MTD

The Memory Technology Devices (MTD) subsystem provides a common interface to many types of raw flash storage devices. It includes facilities for partioning flash, erasing flash, and managing bad blocks.

Devices and partitions

The mtdinfo command, provided as part of the mtd-utils distribution, displays all available MTD devices and partitions:

$ mtdinfo
Count of MTD devices:           5
Present MTD devices:            mtd0, mtd1, mtd2, mtd3, mtd4
Sysfs interface supported:      yes

Given a device argument (or --all), mtdinfo prints detailed device information:

$ mtdinfo /dev/mtd0
mtd0
Name:                           NAND 128MiB 1,8V 8-bit
Type:                           nand
Eraseblock size:                16384 bytes, 16.0 KiB
Amount of eraseblocks:          8192 (134217728 bytes, 128.0 MiB)
Minimum input/output unit size: 512 bytes
Sub-page size:                  256 bytes
OOB size:                       16 bytes
Character device major/minor:   90:0
Bad blocks are allowed:         true
Device is writable:             true

Like many such userspace tools, mtdinfo is a thin wrapper around the MTD sysfs interface in /sys/class/mtd.

Devices

MTD provides a pair of character devices for each flash device and partition:

  • /dev/mtdX (read-write)
  • /dev/mtdXro (read-only)

Most mtd-utils commands take a /dev/mtdX device node as an argument.

You can read/write directly from/to /dev/mtdX devices, but there are complications:

  • reads can be any size, but writes must be a multiple of the device's minimum write size (as reported by /sys/class/mtd/mtdX/writesize)
  • blocks must be erased before they can be written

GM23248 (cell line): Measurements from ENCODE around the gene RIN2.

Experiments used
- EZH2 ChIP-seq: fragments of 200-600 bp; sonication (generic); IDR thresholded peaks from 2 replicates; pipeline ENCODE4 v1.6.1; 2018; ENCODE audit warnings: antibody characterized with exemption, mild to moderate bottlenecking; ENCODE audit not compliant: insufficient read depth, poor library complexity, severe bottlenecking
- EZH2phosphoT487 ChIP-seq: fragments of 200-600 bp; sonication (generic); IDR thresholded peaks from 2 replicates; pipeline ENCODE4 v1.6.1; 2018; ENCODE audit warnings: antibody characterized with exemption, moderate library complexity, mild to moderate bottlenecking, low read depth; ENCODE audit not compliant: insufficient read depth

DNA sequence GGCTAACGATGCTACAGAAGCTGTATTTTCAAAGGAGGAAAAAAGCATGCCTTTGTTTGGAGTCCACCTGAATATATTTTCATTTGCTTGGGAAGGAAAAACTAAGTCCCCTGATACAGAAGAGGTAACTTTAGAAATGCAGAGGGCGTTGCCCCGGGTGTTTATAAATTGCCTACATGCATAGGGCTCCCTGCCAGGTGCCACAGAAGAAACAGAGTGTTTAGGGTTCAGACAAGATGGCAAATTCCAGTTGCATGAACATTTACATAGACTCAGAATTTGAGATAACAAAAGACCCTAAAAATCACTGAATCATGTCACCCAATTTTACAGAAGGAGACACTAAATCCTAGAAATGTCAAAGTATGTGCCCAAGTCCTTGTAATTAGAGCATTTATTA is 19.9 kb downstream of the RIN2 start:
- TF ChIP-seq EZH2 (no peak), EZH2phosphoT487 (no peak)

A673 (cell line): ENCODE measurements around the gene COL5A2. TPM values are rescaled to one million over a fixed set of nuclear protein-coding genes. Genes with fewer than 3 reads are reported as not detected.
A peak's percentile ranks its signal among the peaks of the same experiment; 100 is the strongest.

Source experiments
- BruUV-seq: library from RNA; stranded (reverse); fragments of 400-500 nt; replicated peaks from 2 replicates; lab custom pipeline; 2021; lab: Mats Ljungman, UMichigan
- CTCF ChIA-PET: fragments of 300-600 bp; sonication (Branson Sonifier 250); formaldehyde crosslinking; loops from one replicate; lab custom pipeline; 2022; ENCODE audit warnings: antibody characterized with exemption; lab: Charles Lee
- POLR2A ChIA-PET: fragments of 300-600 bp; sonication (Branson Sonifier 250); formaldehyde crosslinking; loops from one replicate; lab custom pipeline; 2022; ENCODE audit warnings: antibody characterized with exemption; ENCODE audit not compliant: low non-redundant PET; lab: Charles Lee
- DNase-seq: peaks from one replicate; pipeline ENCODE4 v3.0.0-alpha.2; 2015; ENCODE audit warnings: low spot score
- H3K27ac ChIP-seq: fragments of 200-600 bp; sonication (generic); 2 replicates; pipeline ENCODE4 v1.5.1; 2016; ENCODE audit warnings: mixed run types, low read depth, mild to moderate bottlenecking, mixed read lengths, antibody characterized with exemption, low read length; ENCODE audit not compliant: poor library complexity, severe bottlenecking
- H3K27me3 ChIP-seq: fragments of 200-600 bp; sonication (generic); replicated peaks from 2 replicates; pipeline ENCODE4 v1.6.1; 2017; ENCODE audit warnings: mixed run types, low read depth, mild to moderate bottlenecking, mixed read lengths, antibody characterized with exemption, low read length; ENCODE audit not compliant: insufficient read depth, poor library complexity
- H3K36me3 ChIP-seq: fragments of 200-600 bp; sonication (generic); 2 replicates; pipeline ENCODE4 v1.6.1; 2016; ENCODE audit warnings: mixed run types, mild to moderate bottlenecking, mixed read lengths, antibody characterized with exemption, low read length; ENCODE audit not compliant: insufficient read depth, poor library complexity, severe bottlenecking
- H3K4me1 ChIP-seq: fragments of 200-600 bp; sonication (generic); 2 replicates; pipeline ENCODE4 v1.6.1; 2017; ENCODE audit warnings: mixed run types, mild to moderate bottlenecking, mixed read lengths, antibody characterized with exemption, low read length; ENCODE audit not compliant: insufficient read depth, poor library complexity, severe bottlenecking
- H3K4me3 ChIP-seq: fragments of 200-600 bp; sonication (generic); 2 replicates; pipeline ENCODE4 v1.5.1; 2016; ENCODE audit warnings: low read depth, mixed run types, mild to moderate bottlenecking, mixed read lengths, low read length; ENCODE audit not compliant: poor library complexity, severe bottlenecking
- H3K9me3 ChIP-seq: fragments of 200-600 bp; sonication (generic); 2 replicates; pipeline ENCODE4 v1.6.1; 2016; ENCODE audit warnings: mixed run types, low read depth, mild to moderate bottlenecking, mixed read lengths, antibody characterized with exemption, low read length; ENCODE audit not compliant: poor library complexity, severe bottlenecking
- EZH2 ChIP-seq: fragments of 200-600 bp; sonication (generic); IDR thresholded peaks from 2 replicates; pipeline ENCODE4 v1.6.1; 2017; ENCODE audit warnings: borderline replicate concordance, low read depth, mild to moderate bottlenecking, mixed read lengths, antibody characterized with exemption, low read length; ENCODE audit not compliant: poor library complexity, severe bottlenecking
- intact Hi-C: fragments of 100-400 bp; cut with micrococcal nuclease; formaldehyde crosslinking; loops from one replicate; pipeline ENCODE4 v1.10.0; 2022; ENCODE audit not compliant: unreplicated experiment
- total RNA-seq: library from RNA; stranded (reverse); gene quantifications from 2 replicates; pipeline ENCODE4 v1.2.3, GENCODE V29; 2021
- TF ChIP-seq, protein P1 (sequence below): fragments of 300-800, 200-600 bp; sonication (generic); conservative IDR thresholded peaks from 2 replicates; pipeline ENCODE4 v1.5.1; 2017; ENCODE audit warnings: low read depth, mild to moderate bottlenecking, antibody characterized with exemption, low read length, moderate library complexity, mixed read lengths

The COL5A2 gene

• on NAND devices, reading from or writing to a bad block may produce unexpected results

For these reasons, the [mtd-utils utilities](#MTD Utilities) are often used for flash I/O.

Partitions

MTD allows flash devices to be carved into partitions. Several on-flash partition table formats are supported, as well as partitions defined on the kernel command line or in the device tree.

NAND simulator

MTD includes a NAND simulator module (nandsim) that attaches a virtual MTD device:

$ modprobe nandsim

$ mtdinfo -a
Count of MTD devices:           1
Present MTD devices:            mtd0
Sysfs interface supported:      yes

mtd0
Name:                           NAND simulator partition 0
Type:                           nand
Eraseblock size:                16384 bytes, 16.0 KiB
Amount of eraseblocks:          8192 (134217728 bytes, 128.0 MiB)
Minimum input/output unit size: 512 bytes
Sub-page size:                  256 bytes
OOB size:                       16 bytes
Character device major/minor:   90:0
Bad blocks are allowed:         true
Device is writable:             true

MTD Utilities

MTD includes a suite of userspace tools, distributed as mtd-utils.

flash_erase

The flash_erase utility erases the data and out-of-band areas of a device, partition, or range of blocks:

$ flash_erase /dev/mtd0 0 0
Erasing 16 Kibyte @ 7ffc000 -- 100 % complete 

Reading an erased flash returns all-ones:

$ dd if=/dev/mtd0 bs=512 count=1 | hd
00000000  ff ff ff ff ff ff ff ff  ff ff ff ff ff ff ff ff  |................|
*
00000200

nanddump

The nanddump utility dumps the contents of an MTD device, skipping any bad blocks that it encounters:

$ nanddump /dev/mtd0 -f nand.img
ECC failed: 0
ECC corrected: 0
Number of bad blocks: 0
Number of bbt blocks: 0
Block size 16384, page size 512, OOB size 16
Dumping data starting at 0x00000000 and ending at 0x08000000...

It can optionally dump out-of-band data and bad blocks.

nandwrite

The nandwrite utility copies a source file to an MTD device, skipping any bad blocks that it encounters:

$ sudo nandwrite /dev/mtd0 nand.img